In a recent post on the blog of the Medical Care section of the American Public Health Association (APHA), Dr. Gregory Stevens wrote Is something going wrong with the Patient-Centered Medical Home? His concern was engendered by the results of a study in the journal Medical Care (also published by the Medical Care section) by Colasurdo, Pizzimenti, et al., “The Transforming Outcomes for Patients Through Medical Home Evaluation and reDesign (TOPMED) Cluster Randomized Controlled Trial: Cost and Utilization Results” This study examined a sample of practices implementing the PCMH model and showed varied results. The trends were toward more emergency visits, fewer hospitalizations, and unchanged costs. This was not supposed to be the result, and was a disappointment to Dr. Stevens, especially given that he was mentored by Dr. Barbara Starfield, whose research documented the beneficial impact of Primary Care on quality of care, cost, and population health.
First, some effort to clarify the terms; PCMH stands for both Primary Care Medical Home (as it generally does in the settings studied by Colasurdo, et al.), as well as Patient-Centered Medical Home, which is the term Dr. Stevens uses (actually, Colasurdo. uses both. The fact that both Primary Care and Patient Centered have the same initials is kind of cool, but it can be confusing, Indeed, in 2006 an organization called the Patient-Centered Primary Care Collaborative (PCPCC) was created. The impetus came from Dr. Paul Grundy, a physician and former VP of IBM who had recognized that the medical care costs paid by IBM in countries with a strong primary care base were much lower, even when controlling for the fact that many of those countries had national health insurance (because, in either case, IBM was paying the costs). This group, now renamed the Primary Care Collaborative, counts as members providers (both physicians and health systems), insurers, employers, pharmaceutical companies, patient-advocacy groups, and others. At the time of its creation, it was considered potentially revolutionary; with all of these major groups ostensibly buying into the benefits of primary care, the primary care specialties (family medicine, general internal medicine, general pediatrics) thought that there might finally be adequate recognition of their work. So, while of course being “Patient-Centered” is very important, it is the “Primary Care” that characterized these practice changes.
They were optimistic, but, unsurprisingly, overly optimistic. While having all those players in the PCPCC seemed like a good idea, but their agendas are not necessarily aligned with those of primary care; they can be summarized as “make money”. So they loved the “at lower cost” piece, and kind of liked the idea that maybe there was something magic in primary care that could lead to higher quality and greater patient satisfaction while spending less. Of course, it is not magic, but requires a coherent strategy to implement a structure in which the strengths of primary care were realized.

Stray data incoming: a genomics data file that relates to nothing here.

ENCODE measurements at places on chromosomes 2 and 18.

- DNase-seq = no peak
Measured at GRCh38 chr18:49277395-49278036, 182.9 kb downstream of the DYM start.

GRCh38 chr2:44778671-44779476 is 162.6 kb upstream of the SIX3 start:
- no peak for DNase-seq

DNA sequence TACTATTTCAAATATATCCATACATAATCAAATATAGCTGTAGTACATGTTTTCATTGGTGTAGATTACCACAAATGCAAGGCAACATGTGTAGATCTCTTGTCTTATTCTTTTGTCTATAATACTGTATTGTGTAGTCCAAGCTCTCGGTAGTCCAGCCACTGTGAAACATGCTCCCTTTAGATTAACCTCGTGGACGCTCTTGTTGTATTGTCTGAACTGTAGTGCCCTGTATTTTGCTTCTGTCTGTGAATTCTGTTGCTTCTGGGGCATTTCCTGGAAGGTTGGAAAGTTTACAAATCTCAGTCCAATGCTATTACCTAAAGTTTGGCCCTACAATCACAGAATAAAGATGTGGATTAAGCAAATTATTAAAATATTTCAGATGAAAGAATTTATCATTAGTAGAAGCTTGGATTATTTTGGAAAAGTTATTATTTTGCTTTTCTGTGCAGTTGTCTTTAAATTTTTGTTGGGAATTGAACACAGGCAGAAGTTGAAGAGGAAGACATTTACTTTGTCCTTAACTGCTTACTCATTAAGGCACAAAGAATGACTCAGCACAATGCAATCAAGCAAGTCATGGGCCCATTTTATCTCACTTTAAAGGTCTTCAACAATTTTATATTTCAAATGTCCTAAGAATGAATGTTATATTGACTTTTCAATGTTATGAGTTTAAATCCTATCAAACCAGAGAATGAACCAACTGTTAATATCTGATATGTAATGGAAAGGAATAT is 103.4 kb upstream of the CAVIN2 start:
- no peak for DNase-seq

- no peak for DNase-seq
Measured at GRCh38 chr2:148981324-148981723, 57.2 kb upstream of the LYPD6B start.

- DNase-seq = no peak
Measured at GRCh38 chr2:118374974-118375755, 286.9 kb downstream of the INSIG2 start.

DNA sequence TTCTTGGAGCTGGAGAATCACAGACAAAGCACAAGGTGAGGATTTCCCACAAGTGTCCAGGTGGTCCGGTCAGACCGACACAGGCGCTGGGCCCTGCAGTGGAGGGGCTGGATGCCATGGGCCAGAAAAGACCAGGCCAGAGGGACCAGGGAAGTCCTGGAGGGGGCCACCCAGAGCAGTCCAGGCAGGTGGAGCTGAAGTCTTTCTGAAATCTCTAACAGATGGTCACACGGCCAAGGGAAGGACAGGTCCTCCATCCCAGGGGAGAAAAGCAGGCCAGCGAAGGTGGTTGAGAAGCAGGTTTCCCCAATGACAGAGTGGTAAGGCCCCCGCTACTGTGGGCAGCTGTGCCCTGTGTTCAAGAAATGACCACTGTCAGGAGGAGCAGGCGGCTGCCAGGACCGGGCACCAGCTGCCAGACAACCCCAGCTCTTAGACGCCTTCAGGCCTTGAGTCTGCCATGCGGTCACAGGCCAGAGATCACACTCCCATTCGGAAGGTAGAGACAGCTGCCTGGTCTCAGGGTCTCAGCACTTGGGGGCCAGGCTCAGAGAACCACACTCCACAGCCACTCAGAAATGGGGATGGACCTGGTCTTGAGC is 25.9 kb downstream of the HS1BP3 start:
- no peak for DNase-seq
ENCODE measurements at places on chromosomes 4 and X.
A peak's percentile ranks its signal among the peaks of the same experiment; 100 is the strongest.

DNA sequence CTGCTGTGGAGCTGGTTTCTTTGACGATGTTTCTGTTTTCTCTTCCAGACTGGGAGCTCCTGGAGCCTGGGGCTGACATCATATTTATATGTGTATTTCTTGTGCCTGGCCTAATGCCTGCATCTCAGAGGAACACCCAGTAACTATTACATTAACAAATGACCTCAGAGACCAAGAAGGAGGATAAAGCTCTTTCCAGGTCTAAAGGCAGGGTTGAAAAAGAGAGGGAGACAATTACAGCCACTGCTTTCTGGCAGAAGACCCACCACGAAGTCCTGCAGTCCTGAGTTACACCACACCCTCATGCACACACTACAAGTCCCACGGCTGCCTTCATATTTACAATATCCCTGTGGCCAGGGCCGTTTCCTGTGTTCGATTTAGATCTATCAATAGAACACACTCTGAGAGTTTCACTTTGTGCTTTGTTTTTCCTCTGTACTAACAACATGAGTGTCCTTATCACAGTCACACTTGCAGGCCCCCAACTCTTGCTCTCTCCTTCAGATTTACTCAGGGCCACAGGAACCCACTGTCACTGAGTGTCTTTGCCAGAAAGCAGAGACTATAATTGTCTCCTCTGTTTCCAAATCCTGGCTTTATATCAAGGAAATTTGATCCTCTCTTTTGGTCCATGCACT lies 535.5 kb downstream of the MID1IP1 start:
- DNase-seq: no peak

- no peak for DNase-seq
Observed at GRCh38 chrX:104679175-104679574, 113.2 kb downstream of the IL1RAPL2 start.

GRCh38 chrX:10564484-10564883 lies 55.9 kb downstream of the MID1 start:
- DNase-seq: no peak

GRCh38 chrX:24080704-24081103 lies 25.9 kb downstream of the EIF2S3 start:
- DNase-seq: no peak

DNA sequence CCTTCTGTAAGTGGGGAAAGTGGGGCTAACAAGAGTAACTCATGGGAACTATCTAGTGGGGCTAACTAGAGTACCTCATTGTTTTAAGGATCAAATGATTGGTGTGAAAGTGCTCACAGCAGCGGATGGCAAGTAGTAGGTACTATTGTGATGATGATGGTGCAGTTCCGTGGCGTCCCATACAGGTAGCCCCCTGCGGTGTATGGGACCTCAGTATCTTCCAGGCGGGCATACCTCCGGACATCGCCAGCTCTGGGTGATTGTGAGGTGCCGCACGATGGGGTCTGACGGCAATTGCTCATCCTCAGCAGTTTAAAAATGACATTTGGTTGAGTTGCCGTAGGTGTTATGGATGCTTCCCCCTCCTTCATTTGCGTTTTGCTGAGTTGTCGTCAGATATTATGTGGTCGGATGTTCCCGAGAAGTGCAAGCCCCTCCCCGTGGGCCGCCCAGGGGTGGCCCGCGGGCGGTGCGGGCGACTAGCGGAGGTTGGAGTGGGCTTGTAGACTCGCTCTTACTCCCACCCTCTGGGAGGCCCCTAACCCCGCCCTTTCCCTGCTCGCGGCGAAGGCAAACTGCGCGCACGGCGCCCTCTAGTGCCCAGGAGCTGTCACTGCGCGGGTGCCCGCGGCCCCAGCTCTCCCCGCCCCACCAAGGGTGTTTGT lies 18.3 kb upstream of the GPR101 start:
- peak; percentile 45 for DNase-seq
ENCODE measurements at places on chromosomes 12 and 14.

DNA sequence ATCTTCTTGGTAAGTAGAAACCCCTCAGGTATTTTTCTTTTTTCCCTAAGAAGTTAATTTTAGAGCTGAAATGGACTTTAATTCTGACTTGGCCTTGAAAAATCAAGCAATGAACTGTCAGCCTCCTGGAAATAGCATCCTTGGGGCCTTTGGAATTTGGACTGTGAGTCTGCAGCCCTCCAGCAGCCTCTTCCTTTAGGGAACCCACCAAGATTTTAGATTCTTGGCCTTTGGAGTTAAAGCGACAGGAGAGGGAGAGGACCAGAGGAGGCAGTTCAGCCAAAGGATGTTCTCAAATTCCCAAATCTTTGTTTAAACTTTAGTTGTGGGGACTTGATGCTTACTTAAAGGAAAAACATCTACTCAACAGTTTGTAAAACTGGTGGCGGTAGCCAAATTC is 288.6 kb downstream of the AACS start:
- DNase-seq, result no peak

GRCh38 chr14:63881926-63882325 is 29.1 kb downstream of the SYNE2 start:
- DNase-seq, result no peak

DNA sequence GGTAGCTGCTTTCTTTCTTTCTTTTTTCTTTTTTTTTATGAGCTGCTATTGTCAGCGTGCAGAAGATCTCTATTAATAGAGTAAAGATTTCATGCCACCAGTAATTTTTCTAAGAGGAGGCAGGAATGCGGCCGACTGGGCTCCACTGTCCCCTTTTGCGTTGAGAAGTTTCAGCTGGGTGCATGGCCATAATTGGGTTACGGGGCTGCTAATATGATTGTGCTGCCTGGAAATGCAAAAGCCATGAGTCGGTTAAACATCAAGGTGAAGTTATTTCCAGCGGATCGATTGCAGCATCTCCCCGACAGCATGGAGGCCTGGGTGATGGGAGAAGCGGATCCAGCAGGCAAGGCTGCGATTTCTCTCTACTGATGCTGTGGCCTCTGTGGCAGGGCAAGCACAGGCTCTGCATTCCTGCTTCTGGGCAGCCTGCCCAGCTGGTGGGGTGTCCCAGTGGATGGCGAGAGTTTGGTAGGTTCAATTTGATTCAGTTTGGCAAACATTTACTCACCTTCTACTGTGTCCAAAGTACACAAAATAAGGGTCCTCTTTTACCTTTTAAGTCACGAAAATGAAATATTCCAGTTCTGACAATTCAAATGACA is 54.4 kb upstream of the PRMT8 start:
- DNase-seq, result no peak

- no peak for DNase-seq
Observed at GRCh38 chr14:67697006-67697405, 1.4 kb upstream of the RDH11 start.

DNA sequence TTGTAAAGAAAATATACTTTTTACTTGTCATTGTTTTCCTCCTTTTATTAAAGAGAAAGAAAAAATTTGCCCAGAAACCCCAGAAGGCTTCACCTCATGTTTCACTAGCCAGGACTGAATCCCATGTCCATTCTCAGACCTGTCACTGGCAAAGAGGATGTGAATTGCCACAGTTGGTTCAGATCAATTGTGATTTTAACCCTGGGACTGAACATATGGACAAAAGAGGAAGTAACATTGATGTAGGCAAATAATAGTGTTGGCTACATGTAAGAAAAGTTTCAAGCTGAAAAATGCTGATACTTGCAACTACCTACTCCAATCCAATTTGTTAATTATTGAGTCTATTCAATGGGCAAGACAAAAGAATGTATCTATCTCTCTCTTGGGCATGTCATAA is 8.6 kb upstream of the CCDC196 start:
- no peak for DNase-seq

Dr. Starfield identified these strengths as the “4 Cs” of primary care:
• first-Contact care
• longitudinal Continuity over time
• Comprehensiveness, with capacity to manage majority of health
• Coordination of care with other parts of the health care system
Starfield states ‘A primary care physician practices first-contact, comprehensive and coordinated care within the context of long-term person-focused relationships.’ (Starfield B, Oliver T. Primary care in the United States and its precarious future. Health & social care in the community. 1999;7(5):315-323). These characteristics allow the identification of which specialties are actually primary care (family medicine, general internal medicine, general pediatrics, geriatrics) and which are not. For example, it does not include either emergency medicine (yes for first-contact, no for continuity) or obstetrics-gynecology (many women’s primary physician, but scarcely comprehensive, dealing only with the reproductive tract).
The term PCMH (whichever “PC” you choose, or both) has not much been used lately. The more recent formulation has been the “Triple Aim” of higher quality, greater patient satisfaction, and lower cost, even more recently expanded to include physician (or clinician) satisfaction and lower rates of burnout to make it the “Quadruple Aim”. But, according to the study by Colarsudo and summarized by Stevens, it hasn’t worked. Why?